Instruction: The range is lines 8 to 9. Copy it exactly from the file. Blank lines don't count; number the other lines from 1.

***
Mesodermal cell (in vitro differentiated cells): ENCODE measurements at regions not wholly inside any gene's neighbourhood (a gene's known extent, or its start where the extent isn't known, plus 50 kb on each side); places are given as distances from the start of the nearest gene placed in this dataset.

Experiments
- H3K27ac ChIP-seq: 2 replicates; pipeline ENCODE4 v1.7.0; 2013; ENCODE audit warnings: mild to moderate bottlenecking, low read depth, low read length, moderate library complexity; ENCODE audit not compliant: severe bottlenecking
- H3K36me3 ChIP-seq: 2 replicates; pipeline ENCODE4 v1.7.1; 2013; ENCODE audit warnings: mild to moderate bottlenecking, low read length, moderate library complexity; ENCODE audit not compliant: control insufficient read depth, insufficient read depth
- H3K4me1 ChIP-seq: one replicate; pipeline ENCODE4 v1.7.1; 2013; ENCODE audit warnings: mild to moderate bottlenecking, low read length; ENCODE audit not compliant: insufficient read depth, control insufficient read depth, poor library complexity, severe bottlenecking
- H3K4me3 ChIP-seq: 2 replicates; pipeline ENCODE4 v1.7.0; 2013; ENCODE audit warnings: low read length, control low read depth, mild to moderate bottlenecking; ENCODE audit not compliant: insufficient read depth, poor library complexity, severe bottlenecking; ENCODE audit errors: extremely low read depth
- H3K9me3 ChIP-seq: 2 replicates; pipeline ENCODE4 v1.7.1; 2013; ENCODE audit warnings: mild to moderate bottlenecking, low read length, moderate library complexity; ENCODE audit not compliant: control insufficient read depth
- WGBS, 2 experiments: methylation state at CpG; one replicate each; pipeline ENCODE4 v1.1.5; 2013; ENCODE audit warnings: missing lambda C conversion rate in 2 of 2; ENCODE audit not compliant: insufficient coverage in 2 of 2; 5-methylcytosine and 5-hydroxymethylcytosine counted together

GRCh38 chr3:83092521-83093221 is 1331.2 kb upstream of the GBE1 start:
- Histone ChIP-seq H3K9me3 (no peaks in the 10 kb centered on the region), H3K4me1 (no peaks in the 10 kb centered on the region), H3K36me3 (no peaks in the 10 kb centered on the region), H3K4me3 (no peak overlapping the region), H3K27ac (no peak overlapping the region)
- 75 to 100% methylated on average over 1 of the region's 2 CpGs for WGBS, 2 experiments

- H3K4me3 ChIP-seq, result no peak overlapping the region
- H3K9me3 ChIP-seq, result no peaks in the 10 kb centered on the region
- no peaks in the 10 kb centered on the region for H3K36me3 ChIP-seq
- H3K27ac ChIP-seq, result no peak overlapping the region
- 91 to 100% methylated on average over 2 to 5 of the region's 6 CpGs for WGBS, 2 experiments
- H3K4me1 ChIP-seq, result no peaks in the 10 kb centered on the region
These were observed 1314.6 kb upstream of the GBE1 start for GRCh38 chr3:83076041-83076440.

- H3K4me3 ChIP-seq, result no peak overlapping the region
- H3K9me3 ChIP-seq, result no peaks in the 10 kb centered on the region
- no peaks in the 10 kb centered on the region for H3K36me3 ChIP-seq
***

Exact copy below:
- WGBS, 2 experiments: methylation state at CpG; one replicate each; pipeline ENCODE4 v1.1.5; 2013; ENCODE audit warnings: missing lambda C conversion rate in 2 of 2; ENCODE audit not compliant: insufficient coverage in 2 of 2; 5-methylcytosine and 5-hydroxymethylcytosine counted together

GRCh38 chr3:83092521-83093221 is 1331.2 kb upstream of the GBE1 start: